There are times when even riding a bike doesn’t sound like fun. However rare, it does happen. This week it happened to me. I’ve been grumpy. So grumpy in fact that the thought of hanging out with myself was not on my A, B, or even… lets take it down to the F list.
I made several attempts to pull out of it. I reached out to friends, pedaled my bike up scenic dirt roads, hit the gym, ate good food and consulted with my local bar tender. It is very unusual for me to stay down for more than a day or two, and even more unusual for me to talk about it. But like bubblegum to gym shoes on a hot day, this funk was here to stay and I was anxious to make it go away.
Needless to say, the grump factor leading up to yesterday’s ride was unusually high. We were joined by our friends from Rapha and the Mobile Cycle Club, along with Mosaic Cycles. As plans came together, I felt the unease of bringing unseasoned women to a ride with seasoned men. I prefaced everything with “well, if the group falls apart, the guys should go on”.
The unfortunate truth is that I have been on those rides. I’ve been on the rides that are called “no drop” and found myself half dead, pedaling alone, lost on a country road.
As a matter of fact, when I started riding road bikes, my old partner use to say “if I pedal with you, you will never get faster”. Most days I would bury myself just trying to keep him in sight. While I did eventually “get faster”, this was not the prelude to a welcomed invitation for the next ride and certainly not the only way to improve my skills. The truth of the matter is, if I wasn’t already a committed lifer, riding a bike may have escaped my “to do” list and found itself on my “to done” list.
Feeling the need to be a protector of the women’s ride, the safe place to spin and learn, combined with my afore mentioned grumpy mood, I sent the half serious text “you just want to crush me in to the ground, don’t you?”
“I’ve never crushed anyone in to the ground before. Sounds painful” came the response from the ever gentlemanly Jeremy Dunn.
I felt bad. I had just fallen in to the age old trap of believing that all men who ride bikes are faster than me, stronger than me, and out to prove it to me, even my friend Jeremy, whom I had never ridden with.
It stands to reason that sometimes when you are so intent on change that you forget to notice the things that have changed or maybe some things that don’t need to change at all.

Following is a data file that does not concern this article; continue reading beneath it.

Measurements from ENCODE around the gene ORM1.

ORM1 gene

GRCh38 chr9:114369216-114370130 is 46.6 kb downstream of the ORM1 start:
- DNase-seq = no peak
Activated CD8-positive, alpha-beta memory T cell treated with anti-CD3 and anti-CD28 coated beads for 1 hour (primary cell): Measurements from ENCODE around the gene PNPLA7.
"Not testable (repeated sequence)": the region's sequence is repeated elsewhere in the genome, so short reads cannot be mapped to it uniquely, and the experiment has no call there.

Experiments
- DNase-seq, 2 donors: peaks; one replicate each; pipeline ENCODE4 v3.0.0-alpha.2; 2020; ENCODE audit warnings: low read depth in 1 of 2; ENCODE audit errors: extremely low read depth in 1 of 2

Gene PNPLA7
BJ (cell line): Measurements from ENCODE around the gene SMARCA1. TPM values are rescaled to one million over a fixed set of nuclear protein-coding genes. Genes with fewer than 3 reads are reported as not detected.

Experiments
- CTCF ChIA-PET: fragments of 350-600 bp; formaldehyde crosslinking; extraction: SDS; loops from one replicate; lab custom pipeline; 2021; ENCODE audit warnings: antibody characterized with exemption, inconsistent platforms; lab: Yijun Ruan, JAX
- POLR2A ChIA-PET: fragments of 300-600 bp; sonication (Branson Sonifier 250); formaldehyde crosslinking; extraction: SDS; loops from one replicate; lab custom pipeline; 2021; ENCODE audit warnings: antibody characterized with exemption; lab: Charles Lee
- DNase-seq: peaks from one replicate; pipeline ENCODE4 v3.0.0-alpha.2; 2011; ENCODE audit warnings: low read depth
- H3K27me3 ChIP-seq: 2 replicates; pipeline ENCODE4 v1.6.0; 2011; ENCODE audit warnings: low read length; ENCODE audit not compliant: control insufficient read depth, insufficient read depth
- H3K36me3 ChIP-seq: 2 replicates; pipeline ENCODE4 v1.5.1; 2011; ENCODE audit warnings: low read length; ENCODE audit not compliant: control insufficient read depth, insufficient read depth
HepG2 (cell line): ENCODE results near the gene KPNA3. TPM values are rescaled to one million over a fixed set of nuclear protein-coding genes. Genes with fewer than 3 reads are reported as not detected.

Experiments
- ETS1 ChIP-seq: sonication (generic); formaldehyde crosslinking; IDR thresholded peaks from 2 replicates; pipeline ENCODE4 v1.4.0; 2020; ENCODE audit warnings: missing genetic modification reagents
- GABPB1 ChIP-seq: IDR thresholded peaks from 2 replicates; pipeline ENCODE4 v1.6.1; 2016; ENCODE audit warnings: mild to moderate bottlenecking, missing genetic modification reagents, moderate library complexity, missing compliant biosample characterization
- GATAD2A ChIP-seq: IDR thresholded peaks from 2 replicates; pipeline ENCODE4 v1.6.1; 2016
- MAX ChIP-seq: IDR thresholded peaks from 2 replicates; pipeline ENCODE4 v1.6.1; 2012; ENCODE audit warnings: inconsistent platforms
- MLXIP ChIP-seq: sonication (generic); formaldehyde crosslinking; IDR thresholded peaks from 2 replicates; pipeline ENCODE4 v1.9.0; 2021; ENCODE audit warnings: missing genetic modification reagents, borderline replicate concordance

We have always been careful at Girl Bike Love to discourage the notion that women can’t or shouldn’t ride with men. Our mission is to empower and educate women to ride in any way that encourages them to keep pedaling. We want to create that safe place, and sometimes this means sans men.
Yesterday, riding in a tight group, with women and men, with friends and fresh handshakes, seasoned and unseasoned cyclists, I was empowered and educated. The last of the grump factor was finally eliminated and I was reminded that sometimes, its just about riding bikes.
We have been wanting to find a good way to talk about all the good guys who are a part of our lives, the guys we ride bikes with, the guys who are so supportive and the guys who are spreading the girl bike love without even knowing it. I thought we would start today.
Thank you to our friends at Rapha, Jeremy Dunn, Ben Lieberson, and Ryan Thomson for sharing the morning with us, making espresso, gently rolling up the canyon and smiling the whole way. Thank you for bringing up the rear, and keeping the group together. Thank you for empowering unseasoned riders to descend steep, tight switchbacks for the first time.
Thank you Brian Dallas for coming all the way from Loveland to ride with us, for your wisdom and insite into women’s cycling, for sharing a chat on the climb and your love of working with women in cycling.
Thank you Pete Webber for using your strong, World-Champion-striped-arm to gently encourage a rider back in to the pack, for knowing how much help is just the right amount of help, and for casually laying out the descent to first timers.
Thank you Mosaic Cycles‘ Aaron Barcheck for kicking it old school, for pulling the group up the road, for always being up for my crazy ideas, and just plain being awesome. Thank you Kevin Batchelor for keeping Aaron in line and always being so pleasant, cheerful, and supportive.
Thank you all for being ambassadors of the sport, regardless of gender and skill. Thank you for a beautiful ride, the removal of one really bad mood, and the reminder that there are some things in this sport we call cycling that are perfect just the way they are.
By Sarai Snyder – Boulder, CO